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GET Day 25: South Diamond Creek & the CDT

Sunday Apr 11th, 2021, 0700-1900 MeOwn complex to CDT mile 250, segment 25, mm 454.4 25.5 miles It turned out to be really warm overnight, despite the forecast. It was good that we camped where we did because a few miles down the trail, we descended 500′ into South Diamond Creek, where there was still frost on everything. Even parts of the creek were frozen and snow lingered in many places. Parts of this valley still felt like fall, with leaves littering the ground and even clinging colorfully to the trees. But as the sun began to filter past the high canyon walls and through the trees, a distinct air of spring permeated the valley. This quickly became the most[…]

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#11 of 20: Mt. Yale 14,196′ & Trail Angels on the CT/CDT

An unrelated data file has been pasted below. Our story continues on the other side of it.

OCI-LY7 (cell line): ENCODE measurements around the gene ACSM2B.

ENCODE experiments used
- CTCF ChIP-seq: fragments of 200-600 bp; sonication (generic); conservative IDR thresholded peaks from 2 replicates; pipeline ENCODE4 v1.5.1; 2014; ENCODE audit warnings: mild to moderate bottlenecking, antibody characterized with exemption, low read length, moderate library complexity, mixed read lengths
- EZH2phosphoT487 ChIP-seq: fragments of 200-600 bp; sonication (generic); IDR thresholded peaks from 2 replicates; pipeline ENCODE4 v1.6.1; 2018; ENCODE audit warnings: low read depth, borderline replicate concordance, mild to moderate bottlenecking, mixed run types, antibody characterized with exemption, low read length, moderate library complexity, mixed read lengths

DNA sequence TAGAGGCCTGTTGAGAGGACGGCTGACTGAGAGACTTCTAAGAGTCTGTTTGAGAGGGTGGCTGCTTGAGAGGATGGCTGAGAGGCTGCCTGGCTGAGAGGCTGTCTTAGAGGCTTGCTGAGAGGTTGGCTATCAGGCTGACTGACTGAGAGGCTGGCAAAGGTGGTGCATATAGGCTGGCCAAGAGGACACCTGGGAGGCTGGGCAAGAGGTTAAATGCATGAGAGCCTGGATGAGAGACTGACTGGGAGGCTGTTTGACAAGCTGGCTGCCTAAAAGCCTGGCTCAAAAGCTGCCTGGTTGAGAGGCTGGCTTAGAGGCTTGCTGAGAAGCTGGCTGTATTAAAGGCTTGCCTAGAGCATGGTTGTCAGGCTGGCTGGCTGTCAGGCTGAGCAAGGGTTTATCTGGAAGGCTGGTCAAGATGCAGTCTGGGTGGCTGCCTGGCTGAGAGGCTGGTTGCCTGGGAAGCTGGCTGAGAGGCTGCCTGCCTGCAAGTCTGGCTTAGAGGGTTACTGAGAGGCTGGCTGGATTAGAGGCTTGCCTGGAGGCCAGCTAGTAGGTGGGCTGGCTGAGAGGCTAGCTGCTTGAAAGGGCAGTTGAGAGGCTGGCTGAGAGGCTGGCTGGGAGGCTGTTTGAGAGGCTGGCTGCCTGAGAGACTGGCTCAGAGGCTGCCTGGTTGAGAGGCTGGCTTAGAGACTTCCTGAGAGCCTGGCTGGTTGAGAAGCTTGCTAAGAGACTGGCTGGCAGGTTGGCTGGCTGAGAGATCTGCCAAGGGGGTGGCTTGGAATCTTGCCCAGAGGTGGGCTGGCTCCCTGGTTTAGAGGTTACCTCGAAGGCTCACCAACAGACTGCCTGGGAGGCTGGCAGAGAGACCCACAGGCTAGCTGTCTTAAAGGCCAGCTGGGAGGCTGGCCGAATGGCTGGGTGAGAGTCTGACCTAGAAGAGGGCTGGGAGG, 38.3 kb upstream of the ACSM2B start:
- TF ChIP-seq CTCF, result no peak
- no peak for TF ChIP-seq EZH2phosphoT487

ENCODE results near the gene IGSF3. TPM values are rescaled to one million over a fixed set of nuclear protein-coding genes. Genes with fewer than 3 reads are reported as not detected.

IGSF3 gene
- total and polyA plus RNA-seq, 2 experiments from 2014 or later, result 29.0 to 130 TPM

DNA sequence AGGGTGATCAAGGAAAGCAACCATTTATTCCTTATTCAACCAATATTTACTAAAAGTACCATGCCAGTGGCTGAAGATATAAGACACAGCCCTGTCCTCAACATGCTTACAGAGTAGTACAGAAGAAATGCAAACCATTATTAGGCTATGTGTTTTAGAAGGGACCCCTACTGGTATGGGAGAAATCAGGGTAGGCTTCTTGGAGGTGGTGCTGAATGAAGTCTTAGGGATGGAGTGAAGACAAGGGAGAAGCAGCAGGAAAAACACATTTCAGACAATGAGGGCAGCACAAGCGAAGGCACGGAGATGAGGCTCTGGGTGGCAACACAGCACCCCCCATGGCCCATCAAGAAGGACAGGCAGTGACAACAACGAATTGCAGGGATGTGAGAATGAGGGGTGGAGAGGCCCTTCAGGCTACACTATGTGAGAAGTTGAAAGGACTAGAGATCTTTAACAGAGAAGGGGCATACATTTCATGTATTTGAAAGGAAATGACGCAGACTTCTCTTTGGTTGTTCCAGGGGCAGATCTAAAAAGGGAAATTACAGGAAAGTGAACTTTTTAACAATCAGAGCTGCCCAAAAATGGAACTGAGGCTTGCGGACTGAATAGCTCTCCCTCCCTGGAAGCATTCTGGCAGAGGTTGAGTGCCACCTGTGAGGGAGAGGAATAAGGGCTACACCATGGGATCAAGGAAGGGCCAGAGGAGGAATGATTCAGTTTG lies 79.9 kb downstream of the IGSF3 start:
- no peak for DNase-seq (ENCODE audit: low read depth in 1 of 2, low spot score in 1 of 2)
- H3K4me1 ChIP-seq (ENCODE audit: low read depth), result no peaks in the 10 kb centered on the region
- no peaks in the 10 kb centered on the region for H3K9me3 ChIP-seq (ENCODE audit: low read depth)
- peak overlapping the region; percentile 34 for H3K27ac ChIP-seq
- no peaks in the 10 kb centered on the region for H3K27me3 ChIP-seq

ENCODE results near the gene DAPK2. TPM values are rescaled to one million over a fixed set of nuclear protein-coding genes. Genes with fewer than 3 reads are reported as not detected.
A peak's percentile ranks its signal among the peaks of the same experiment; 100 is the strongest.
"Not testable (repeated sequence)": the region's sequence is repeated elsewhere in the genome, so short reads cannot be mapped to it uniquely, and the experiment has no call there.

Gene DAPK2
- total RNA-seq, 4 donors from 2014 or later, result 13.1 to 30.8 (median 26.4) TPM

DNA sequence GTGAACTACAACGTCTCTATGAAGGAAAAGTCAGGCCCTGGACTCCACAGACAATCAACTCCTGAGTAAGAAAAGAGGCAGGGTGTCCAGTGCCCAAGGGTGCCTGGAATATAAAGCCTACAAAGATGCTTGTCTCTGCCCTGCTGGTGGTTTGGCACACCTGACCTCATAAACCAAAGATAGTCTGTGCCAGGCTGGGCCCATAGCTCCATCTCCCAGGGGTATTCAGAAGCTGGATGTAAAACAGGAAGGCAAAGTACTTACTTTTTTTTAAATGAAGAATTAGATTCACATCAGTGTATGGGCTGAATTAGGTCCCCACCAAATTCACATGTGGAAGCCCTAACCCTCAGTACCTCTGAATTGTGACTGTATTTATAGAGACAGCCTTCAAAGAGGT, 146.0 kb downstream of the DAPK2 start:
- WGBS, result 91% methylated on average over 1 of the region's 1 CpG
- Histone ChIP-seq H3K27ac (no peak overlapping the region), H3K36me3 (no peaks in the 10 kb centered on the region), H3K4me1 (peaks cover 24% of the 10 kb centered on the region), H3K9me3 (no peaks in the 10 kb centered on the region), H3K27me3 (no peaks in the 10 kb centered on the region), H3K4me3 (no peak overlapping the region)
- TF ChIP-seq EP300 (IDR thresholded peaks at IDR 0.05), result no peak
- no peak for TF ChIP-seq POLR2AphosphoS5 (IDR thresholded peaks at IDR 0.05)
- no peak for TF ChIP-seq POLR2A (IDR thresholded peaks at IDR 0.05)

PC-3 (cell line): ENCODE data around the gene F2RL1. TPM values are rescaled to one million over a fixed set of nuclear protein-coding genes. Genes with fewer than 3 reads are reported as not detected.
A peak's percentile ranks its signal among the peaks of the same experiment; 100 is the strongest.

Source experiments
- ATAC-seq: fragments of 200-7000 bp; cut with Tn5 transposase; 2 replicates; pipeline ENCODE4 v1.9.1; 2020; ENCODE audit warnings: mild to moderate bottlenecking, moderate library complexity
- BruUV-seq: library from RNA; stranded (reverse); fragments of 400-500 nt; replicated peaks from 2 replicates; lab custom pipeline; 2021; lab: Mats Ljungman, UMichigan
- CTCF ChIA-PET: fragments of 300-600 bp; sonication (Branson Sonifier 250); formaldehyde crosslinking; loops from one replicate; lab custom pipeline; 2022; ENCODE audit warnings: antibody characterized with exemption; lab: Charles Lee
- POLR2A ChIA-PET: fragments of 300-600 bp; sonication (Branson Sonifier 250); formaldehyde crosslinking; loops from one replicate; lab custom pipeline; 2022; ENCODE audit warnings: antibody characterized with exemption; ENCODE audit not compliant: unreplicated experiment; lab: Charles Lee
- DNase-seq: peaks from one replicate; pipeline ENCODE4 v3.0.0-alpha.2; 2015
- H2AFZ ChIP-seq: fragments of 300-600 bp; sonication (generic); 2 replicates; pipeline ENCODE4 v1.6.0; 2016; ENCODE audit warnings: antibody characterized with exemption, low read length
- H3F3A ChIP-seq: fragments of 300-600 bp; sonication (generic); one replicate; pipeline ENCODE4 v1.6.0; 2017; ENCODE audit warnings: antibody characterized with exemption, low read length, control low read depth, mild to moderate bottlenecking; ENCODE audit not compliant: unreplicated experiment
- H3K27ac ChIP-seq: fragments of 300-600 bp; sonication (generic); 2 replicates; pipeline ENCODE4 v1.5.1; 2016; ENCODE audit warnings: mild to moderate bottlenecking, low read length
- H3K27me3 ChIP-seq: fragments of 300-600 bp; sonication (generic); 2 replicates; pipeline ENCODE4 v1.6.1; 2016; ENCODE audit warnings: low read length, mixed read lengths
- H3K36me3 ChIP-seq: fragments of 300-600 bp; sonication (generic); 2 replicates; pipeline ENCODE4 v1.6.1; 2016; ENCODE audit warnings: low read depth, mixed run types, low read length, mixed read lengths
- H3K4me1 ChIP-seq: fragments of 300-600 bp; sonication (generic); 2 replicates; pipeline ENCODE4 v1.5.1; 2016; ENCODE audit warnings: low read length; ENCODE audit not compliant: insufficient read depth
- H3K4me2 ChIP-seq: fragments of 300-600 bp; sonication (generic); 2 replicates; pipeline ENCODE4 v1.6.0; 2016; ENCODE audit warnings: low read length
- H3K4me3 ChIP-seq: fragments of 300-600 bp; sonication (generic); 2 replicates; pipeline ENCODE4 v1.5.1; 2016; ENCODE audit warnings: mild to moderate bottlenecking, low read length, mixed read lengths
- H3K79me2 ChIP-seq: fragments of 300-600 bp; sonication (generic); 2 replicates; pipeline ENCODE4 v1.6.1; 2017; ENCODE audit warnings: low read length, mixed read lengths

06:30-13:00, Sunday, 8-02-20 CO 14ers: 16 of 53 Distance RT: 10 miles Elevation gain/loss: 5,000′ Starting Elevation: 9,400′ Summit: 14,196′ Rank: 21 of 53 Location: Sawatch Range, Collegiate Peaks, west of Buena Vista Route: Avalanche Trailhead, north on CT, up East Ridge, down Southwest Slopes to Denny Creek Trailhead/HWY 306, Class 2. Companions: Stellar & Sandy I was feeling pretty good after our marathon of 5 14ers in 2 days, that is until the 3rd day. Then I felt like this: After Bierstadt and Evans, the 3 of us had decided to head for Buena Vista for the night. The plan was to hike one of the Collegiate Peaks the next day. After dinner and a night tenting at a[…]

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Completing the CO CDT Red Line through RMNP